When every individual action counts, you enter the encounter mode of play. In this mode, time is divided into rounds, each of which is 6 seconds of time in the game world. Every round, each participant takes a turn in an established order. During your turn, you can use actions, and depending on the details of the encounter, you might have the opportunity to use reactions and free actions on your own turn and on others’ turns.
An encounter is played out in a series of rounds, during which the player characters, adversaries, and other participants in the encounter act in sequence. You roll initiative to determine this order at the start of the encounter and then play through rounds until a conclusion is reached and the encounter ends. The rules in this section assume a combat encounter—a battle—but the general structure can apply to any kind of encounter.
Step 1: Roll Initiative
When the GM calls for it, you’ll roll initiative to determine your place in the initiative order, which is the sequence in which the encounter’s participants will take their turns. Rolling initiative marks the start of an encounter. More often than not, you’ll roll initiative when you enter a battle.
Typically, you’ll roll a Perception check to determine your initiative—the more aware you are of your surroundings, the more quickly you can respond. Sometimes, though, the GM might call on you to roll some other type of check. For instance, if you were Avoiding Notice during exploration (page 479), you’d roll a Stealth check. A social encounter could call for a Deception or Diplomacy check.
The GM rolls initiative for anyone other than the player characters in the encounter. If these include a number of identical creatures, the GM could roll once for the group as a whole and have them take their turns within the group in any order. However, this can make battles less predictable and more dangerous, so the GM might want to roll initiative for some or all creatures individually unless it’s too much of a burden.
Unlike a typical check, where the result is compared to a DC, the results of initiative rolls are ranked. This ranking sets the order in which the encounter’s participants act—the initiative order. The character with the highest result goes first. The second highest follows, and so on until whoever had the lowest result takes their turn last.
If your result is tied with a foe’s result, the adversary goes first. If your result is tied with another PC’s, you can decide between yourselves who goes first when you reach that place in the initiative order. After that, your places in the initiative order usually don’t change during the encounter.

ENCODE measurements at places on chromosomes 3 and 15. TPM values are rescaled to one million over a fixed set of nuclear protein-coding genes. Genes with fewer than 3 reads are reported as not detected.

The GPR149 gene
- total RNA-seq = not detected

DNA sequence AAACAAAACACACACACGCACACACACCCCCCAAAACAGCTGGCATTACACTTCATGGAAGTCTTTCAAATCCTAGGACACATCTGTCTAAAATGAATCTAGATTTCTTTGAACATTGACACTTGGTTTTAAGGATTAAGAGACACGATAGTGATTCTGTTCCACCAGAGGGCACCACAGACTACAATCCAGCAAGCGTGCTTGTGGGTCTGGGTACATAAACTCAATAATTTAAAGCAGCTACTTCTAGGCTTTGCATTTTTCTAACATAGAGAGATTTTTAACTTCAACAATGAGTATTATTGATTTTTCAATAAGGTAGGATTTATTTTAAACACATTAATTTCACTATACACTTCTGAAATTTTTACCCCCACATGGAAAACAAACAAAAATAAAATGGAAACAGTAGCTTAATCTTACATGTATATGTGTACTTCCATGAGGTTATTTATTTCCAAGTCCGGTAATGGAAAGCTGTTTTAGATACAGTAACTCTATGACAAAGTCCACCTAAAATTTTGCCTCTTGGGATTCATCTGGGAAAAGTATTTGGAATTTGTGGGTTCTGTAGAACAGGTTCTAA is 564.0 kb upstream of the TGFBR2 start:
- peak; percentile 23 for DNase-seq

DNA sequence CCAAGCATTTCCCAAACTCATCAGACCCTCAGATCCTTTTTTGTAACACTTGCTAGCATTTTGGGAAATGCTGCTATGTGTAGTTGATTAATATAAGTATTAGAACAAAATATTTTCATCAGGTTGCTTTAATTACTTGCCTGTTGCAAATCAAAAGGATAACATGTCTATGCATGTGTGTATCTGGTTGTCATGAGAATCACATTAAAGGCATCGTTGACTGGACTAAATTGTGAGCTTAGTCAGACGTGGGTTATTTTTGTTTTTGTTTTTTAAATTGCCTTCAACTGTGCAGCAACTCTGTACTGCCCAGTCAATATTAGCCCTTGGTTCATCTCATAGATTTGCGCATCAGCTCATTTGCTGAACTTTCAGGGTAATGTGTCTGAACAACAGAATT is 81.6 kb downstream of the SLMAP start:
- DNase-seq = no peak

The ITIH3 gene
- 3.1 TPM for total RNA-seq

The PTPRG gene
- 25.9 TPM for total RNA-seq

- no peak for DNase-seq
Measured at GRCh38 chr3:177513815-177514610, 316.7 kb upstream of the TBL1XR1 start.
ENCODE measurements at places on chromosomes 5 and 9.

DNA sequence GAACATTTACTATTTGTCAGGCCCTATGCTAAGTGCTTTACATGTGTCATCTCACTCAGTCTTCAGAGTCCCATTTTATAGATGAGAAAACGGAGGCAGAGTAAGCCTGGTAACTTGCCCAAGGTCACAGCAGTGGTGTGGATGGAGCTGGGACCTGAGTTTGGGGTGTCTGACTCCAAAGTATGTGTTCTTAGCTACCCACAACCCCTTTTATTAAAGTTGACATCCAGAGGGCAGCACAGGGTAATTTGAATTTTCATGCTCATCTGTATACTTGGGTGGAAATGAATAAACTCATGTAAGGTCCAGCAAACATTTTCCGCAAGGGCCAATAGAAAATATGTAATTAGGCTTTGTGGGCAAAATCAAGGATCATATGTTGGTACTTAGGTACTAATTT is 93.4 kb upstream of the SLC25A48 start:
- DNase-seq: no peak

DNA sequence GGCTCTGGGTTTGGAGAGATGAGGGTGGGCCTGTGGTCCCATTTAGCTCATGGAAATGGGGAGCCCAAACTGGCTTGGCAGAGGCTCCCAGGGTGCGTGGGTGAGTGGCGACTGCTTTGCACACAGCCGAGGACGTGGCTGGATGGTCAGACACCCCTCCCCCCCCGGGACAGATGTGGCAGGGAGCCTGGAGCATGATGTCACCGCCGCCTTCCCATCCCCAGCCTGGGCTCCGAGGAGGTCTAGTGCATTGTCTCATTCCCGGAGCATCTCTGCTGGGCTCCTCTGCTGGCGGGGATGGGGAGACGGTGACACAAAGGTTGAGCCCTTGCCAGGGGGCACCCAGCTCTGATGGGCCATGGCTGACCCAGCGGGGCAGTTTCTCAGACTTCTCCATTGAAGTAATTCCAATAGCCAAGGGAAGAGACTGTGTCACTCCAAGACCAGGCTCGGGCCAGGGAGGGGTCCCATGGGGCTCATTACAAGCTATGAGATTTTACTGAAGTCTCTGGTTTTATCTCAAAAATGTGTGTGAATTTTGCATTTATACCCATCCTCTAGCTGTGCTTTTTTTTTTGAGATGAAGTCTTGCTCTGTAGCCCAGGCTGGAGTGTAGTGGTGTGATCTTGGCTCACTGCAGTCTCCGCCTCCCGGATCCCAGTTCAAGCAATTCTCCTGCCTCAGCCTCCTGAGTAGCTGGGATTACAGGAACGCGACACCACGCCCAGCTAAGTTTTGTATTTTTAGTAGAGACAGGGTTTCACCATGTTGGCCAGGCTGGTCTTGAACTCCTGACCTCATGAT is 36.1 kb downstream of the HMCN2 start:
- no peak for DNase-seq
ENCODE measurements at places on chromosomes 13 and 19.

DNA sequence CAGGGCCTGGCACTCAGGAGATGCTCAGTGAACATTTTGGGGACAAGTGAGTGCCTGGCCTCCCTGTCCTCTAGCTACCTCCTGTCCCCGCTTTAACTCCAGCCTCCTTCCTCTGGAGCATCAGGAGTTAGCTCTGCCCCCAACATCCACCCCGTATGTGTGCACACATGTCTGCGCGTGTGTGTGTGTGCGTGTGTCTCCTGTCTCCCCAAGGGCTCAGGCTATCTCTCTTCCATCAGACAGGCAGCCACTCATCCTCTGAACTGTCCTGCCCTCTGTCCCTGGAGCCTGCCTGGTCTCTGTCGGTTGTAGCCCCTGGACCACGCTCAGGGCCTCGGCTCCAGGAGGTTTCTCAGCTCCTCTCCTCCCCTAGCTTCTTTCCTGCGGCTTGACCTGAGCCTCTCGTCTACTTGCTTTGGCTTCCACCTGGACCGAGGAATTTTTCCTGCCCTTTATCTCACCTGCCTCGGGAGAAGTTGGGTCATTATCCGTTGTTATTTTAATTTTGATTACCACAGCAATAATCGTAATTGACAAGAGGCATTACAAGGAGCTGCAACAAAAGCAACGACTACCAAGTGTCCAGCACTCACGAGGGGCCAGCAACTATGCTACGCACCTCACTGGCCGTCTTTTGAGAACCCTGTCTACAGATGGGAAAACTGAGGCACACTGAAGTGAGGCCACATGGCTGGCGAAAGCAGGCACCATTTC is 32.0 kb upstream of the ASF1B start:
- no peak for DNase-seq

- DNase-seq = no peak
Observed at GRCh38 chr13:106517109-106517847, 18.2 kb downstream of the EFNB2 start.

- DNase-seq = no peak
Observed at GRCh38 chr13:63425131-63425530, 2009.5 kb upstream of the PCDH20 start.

Step 2: Play a Round
A round begins when the participant with the highest initiative roll result starts their turn, and it ends when the one with the lowest initiative ends their turn. The process of taking a turn is detailed below. Creatures might also act outside their turns with reactions and free actions.
Step 3: Begin the Next Round
Once everyone in the encounter has taken a turn, the round is over and the next one begins. Don’t roll initiative again; the new round proceeds in the same order as the previous one, repeating the cycle until the encounter ends.
Step 4: End the Encounter
]When your foes are defeated, some sort of truce is reached, or some other event or circumstance ends the combat, the encounter is over. You and the other participants no longer follow the initiative order, and a more free-form style of play resumes, with the game typically moving into exploration mode. Sometimes at the end of an encounter, the GM will award Experience Points to the party or you’ll find treasure to divvy up.
When it’s your turn to act, you can use single actions ( ), short activities ( and ), reactions ( , and free actions ( ). When you’re finished, your turn ends and the character next in the initiative order begins their turn. Sometimes it’s important to note when during your turn something happens, so a turn is divided into three steps.
Step 1: Start Your Turn
Many things happen automatically at the start of your turn— it’s a common point for tracking the passage of time for effects that last multiple rounds. At the start of each of your turns, take these steps in any order you choose: